Tumorous: All the Things They Said

When people learn that Juliet Disparte has cancer, their reactions tend to fall within a few distinct categories, for better or worse.


Cancer at any age is isolating. Cancer at the age of 27 feels doubly so. Even though my husband, my family, and my friends know about what I’m going through, they still have the luxury of objectivity. They understand the fear and uncertainty I face on a daily basis and they see the pain of my treatments, but they don’t live it themselves. It’s not something that I blame them for; it’s simply that I don’t know anyone my age who has gone through what I’m going through.

I’ve had a lot of time to process what’s happening to me. I write about it, I think about it when I lie awake at night, I talk about it with my husband and my family and my friends and my doctors. Often I worry that I’m being narcissistic, which with me is never that far from the truth. I’ve watched friends pull away from me since my diagnosis, and I can’t help but feel that it’s due to “cancer fatigue.” Cancer has taken over such a huge proportion of my headspace, so it’s hard not to talk about it constantly, but I understand that the drama can be a lot to take sometimes. I get bored with it, too, believe me. In any event, I can imagine it’s difficult to know how to react when someone says, “I have cancer.”

When I first tell people I have cancer, usually one of two things happens: the other person goes all rah-rah Live Strong Race for the Cure cheerleader (“you’re gonna beat this!”), or the other person valiantly struggles to mask their horror and the urge to blurt out “you’re gonna die!” Both reactions are perfectly natural and understandable; in the first days after my diagnosis I swung back and forth between the two extremes myself. But obviously, neither of these two reactions is particularly realistic, and neither is ideal. In a perversely paradoxical way, I’d hear the Live Strong cheerleader and think, “fuck you, I could die;” I’d hear the Debbie Downer and think, “fuck you, I might not die.” (Clearly, in the beginning of this ordeal, I would feel angry toward healthy people. To be completely honest, I still do, sometimes.)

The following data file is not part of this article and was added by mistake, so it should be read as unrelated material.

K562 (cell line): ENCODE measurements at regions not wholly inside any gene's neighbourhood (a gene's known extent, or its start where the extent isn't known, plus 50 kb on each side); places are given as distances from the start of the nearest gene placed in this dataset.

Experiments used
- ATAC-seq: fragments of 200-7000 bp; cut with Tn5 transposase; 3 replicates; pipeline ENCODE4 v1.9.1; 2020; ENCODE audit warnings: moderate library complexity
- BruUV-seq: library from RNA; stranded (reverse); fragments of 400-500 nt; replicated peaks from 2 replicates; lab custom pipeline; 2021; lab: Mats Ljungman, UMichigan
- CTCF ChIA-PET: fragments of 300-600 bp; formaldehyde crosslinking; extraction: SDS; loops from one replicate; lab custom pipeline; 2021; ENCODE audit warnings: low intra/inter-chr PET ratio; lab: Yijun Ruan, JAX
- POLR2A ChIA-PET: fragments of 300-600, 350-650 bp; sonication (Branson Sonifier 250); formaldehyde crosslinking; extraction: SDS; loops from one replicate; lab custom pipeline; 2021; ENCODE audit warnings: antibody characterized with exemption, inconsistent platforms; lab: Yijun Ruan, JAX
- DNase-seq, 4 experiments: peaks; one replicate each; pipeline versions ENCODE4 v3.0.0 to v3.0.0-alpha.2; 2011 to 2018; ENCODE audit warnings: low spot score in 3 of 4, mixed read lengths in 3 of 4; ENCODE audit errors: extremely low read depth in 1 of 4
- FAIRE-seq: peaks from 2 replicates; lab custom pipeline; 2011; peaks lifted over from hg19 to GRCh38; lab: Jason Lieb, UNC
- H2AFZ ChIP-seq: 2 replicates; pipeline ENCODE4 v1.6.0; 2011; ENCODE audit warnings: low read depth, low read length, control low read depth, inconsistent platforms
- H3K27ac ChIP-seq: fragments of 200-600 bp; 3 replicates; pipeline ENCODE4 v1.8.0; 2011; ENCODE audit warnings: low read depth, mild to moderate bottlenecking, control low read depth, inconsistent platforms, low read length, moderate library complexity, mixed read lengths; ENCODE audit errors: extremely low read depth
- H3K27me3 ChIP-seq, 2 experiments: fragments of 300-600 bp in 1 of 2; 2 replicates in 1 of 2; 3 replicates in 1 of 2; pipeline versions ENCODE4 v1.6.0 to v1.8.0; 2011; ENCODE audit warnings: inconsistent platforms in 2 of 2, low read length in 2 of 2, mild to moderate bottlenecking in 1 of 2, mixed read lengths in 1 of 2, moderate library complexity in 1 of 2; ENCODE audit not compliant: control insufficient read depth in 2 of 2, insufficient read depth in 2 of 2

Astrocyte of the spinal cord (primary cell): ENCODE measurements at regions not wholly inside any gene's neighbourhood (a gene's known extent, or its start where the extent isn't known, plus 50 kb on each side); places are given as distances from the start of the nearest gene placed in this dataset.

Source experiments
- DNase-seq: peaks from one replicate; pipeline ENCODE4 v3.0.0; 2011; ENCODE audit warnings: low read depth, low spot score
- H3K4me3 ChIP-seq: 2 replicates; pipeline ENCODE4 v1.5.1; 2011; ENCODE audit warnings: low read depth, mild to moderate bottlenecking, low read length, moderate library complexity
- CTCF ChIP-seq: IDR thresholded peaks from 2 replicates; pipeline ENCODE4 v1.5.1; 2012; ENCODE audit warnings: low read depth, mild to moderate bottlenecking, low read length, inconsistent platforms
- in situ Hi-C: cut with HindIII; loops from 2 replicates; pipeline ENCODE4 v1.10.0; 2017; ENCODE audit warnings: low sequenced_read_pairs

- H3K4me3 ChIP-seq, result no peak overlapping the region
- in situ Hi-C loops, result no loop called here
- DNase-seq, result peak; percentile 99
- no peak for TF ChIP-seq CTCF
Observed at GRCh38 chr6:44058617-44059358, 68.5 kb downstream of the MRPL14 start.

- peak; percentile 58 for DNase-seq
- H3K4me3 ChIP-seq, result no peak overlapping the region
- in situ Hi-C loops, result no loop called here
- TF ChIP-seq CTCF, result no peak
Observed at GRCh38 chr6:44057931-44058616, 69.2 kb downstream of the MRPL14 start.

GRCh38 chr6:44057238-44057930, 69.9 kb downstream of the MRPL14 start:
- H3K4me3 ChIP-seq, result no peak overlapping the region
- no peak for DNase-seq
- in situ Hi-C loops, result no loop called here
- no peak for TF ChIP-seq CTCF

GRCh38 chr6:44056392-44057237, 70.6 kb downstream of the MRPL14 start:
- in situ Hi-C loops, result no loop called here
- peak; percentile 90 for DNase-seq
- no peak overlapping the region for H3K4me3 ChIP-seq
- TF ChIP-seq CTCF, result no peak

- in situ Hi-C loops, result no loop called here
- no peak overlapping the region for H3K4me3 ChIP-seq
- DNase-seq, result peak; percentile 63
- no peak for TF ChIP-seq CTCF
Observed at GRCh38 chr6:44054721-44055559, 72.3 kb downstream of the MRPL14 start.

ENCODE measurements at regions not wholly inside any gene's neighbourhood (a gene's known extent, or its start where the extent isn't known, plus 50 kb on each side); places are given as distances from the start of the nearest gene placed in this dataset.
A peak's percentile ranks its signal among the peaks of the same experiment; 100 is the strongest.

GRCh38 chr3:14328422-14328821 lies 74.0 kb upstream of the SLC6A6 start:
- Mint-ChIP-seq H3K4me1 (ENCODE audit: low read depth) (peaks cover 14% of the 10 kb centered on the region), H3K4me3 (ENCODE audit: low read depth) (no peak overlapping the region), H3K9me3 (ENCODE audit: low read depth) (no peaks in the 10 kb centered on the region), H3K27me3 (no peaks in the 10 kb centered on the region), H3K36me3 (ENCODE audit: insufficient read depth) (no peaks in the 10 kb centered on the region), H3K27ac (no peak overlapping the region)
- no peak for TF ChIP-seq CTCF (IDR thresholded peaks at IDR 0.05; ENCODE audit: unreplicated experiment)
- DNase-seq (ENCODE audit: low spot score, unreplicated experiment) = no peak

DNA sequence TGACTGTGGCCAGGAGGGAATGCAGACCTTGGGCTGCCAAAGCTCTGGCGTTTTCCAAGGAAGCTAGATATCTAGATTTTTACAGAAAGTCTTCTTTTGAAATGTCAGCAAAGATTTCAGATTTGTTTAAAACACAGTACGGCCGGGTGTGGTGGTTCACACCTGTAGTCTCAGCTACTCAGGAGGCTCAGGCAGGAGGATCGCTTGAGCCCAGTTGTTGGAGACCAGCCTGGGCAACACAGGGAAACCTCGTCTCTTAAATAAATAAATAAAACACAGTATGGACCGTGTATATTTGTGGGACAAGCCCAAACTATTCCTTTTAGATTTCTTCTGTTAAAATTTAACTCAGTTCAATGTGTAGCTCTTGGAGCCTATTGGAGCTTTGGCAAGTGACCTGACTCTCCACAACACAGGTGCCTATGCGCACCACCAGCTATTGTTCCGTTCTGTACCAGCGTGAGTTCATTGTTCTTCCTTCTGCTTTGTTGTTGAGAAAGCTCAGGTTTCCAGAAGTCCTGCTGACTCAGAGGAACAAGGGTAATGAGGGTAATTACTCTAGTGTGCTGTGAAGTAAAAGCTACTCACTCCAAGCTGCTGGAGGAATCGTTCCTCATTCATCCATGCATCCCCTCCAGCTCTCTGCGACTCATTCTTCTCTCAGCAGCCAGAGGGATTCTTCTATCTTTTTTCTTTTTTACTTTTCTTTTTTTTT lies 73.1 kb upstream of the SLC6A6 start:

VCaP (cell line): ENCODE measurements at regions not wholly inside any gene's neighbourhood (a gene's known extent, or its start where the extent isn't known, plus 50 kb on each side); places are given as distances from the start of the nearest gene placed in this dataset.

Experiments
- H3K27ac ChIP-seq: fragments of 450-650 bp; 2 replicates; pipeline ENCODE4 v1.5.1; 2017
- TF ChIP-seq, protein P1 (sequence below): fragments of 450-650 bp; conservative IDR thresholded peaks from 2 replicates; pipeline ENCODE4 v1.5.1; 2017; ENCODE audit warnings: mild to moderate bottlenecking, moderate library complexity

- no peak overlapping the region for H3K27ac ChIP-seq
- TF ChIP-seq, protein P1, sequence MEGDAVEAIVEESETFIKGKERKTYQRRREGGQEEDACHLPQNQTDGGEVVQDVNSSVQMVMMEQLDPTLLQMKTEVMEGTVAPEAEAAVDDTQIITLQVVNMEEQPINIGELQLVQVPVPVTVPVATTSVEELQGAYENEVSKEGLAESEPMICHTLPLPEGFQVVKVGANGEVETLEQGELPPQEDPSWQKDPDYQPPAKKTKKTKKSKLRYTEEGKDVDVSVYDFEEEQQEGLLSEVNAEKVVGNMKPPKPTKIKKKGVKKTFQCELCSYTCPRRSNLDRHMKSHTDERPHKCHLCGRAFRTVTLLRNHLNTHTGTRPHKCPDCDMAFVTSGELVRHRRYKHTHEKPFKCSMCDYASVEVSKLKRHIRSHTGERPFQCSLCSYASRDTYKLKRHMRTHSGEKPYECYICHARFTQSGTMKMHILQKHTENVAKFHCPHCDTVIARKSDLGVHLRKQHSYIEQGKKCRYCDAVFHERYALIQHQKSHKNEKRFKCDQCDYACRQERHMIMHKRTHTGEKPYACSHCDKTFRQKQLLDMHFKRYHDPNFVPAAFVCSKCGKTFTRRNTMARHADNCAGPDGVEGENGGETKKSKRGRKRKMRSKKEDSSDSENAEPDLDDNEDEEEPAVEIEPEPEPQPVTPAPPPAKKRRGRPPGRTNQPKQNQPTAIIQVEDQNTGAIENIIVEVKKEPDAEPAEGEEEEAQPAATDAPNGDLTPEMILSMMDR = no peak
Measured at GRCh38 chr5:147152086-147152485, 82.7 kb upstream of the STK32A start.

Once I started my treatments, one thing I heard a lot was, “You’re an inspiration.” This is an incredibly kind thing to say, and something I never expected another person to say about me, the solid-C student, the lax dog-owner, the indifferent housekeeper, the screw-up who somehow managed to get a life-threatening disease at 27 years old. It is humbling to hear that others are inspired by my illness, and I invite more people to be inspired by me: I make an awesome breakfast sandwich, and I’m not kidding, my dog’s capacity for misbehavior is truly impressive.

But in all seriousness, being called “inspiring” is also a bit discomfiting. It’s a lot to live up to, and on my best days, I feel pretty much the same as before, minus one boob and about 20 years of life expectancy. On my worst days, well, there’s nothing inspiring going on. Just lots of crying.

It’s also hard to know what to say when people ask, “How are you?” It’s an innocuous question, one we all ask each other on a daily basis with the best of intentions, but once I found out I had cancer, it was tough to tell whether people were asking me how my day was going, or if they were asking euphemistically about the cancer. I’d usually just say I was doing fine, and if the other person wanted to hear more, I figured they’d ask. Some people would ask how my treatments were going or how I was feeling, and I appreciated the specificity. I know that no one wants to hear a litany of my medical complaints in response to a simple, “How are you?”

Another thing I get a lot is, “My mother/grandmother/sister/wife died of breast cancer.” This is something I had to learn to inure myself to early on. As a society, we tend to hear a lot about people who die of cancer, and not much about the millions of people who are diagnosed with cancer, give up a year or more of their lives slogging through the grueling treatments, and come out on the other side. As a newly diagnosed cancer patient, it’s hard enough to be optimistic. Though I’m genuinely saddened to hear about others who have fought cancer and lost—my own grandmother died of breast cancer, so I really do know how it feels—I don’t want or need any further prompting to consider my own odds. That’s an uncertainty I live with every day.